Beijing’s concern with the Dalai Lama’s reincarnation

The Dalai Lama shook up 370 years of tradition last March when he announced that he would step down from his post as the political leader of the Tibetan government in exile. Over the weekend the Nobel laureate shook things up again, saying: "When I am about ninety I will… re-evaluate whether the institution of ...

JEWEL SAMAD/AFP/Getty Images
JEWEL SAMAD/AFP/Getty Images
JEWEL SAMAD/AFP/Getty Images

The Dalai Lama shook up 370 years of tradition last March when he announced that he would step down from his post as the political leader of the Tibetan government in exile. Over the weekend the Nobel laureate shook things up again, saying: "When I am about ninety I will... re-evaluate whether the institution of the Dalai Lama should continue or not."

But Beijing and Dharamsala don't see eye to eye on much, and reincarnation is no exception. Chinese foreign ministry spokesperson Hong Lei told journalists on Monday that "the title of Dalai Lama is conferred by the central government and is illegal otherwise... the reincarnation of any living Buddha, including the Dalai Lama, should respect the religious rules, historical standards and state laws and regulations." China claims authority over this process based on the histories of its ancient emporers, whereas Tibetan's believe in finding the manifestations of the continuous mindstreams of their leaders.

Recently, China has asserted itself on the issue by appointing its own successors to Tibetan positions. Today's Panchen Lama, currently nominated for the Chinese version of the Nobel prize, was appointed by the Chinese government days after they arrested the Dalai Lama's own appointment (who hasn't been heard from since 1995.)

The Dalai Lama shook up 370 years of tradition last March when he announced that he would step down from his post as the political leader of the Tibetan government in exile. Over the weekend the Nobel laureate shook things up again, saying: "When I am about ninety I will… re-evaluate whether the institution of the Dalai Lama should continue or not."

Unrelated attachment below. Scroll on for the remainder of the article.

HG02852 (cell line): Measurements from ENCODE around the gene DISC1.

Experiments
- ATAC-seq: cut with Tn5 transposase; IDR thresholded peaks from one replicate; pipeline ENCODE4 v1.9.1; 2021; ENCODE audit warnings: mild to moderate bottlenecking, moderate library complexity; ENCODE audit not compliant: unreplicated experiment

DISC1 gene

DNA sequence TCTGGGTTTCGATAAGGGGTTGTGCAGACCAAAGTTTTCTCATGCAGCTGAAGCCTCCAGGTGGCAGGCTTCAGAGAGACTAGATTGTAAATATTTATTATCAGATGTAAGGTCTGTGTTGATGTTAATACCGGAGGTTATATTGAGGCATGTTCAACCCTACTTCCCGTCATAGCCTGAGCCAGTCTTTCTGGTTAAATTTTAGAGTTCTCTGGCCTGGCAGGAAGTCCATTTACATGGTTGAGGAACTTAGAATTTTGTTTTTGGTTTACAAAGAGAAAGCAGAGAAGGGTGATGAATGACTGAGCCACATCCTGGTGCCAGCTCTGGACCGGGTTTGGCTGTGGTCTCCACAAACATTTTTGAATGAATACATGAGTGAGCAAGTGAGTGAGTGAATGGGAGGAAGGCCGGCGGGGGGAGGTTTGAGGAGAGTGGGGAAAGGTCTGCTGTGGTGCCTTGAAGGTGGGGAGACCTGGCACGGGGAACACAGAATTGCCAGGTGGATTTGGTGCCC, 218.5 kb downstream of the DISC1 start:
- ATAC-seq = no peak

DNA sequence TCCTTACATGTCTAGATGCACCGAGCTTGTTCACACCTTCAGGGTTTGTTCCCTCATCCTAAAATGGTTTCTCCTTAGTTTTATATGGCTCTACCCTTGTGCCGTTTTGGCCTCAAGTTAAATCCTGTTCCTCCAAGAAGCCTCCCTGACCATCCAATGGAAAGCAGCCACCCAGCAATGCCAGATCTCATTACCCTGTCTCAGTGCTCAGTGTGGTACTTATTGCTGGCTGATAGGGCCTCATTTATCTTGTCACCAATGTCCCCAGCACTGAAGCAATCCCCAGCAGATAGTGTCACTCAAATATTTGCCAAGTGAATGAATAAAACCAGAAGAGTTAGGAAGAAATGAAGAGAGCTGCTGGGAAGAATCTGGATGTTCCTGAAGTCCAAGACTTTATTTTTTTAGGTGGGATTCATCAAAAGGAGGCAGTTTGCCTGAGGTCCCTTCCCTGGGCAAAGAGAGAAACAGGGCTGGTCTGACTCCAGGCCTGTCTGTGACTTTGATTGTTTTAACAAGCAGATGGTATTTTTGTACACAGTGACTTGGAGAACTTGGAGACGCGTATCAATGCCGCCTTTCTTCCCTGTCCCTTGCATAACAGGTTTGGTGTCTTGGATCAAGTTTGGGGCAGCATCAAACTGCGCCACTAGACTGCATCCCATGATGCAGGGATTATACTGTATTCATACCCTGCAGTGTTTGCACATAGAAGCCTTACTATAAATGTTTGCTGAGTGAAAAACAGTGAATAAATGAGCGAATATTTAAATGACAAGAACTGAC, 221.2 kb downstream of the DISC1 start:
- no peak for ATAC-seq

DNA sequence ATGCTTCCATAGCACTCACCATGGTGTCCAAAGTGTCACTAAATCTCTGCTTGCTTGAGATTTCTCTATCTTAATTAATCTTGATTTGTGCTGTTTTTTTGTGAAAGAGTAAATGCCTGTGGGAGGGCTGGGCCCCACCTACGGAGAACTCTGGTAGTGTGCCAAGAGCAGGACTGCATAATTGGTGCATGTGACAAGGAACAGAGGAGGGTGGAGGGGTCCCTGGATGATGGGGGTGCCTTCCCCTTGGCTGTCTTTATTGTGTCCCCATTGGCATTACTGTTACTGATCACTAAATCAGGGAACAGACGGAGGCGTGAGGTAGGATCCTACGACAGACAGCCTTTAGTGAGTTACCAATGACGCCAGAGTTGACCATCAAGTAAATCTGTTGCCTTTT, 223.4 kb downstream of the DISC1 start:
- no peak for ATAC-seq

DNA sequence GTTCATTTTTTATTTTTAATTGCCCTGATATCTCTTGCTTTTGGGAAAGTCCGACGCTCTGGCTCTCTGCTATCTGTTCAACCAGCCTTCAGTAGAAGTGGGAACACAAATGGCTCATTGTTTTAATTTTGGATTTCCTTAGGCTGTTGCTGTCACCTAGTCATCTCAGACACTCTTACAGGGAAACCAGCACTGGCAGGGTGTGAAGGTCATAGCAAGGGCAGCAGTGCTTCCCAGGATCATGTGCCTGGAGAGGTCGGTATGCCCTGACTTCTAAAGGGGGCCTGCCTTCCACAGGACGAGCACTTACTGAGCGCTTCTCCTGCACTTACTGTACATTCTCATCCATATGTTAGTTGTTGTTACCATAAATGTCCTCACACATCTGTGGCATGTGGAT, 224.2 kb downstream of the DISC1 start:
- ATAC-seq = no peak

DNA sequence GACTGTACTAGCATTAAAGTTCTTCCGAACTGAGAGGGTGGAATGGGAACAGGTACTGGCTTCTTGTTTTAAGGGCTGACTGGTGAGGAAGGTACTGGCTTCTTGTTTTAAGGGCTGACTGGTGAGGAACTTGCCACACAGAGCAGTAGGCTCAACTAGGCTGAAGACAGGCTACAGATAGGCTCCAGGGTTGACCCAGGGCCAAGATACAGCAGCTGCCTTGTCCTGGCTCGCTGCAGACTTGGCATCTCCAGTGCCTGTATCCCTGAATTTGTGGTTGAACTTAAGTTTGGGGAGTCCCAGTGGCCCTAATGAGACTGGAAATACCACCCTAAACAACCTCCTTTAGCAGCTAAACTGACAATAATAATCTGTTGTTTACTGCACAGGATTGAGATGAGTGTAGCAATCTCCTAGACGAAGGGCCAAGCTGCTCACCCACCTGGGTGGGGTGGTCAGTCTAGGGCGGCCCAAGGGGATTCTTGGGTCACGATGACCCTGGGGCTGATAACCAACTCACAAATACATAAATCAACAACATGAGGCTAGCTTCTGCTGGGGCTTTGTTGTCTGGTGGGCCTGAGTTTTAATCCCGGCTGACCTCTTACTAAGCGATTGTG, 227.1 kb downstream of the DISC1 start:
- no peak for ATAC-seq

But Beijing and Dharamsala don’t see eye to eye on much, and reincarnation is no exception. Chinese foreign ministry spokesperson Hong Lei told journalists on Monday that "the title of Dalai Lama is conferred by the central government and is illegal otherwise… the reincarnation of any living Buddha, including the Dalai Lama, should respect the religious rules, historical standards and state laws and regulations." China claims authority over this process based on the histories of its ancient emporers, whereas Tibetan’s believe in finding the manifestations of the continuous mindstreams of their leaders.

Recently, China has asserted itself on the issue by appointing its own successors to Tibetan positions. Today’s Panchen Lama, currently nominated for the Chinese version of the Nobel prize, was appointed by the Chinese government days after they arrested the Dalai Lama’s own appointment (who hasn’t been heard from since 1995.)

In handing off political power, the Dalai Lama hoped to prevent any instability his death and reincarnation might bring to Tibet. But China seems intent not to let him off that easy.

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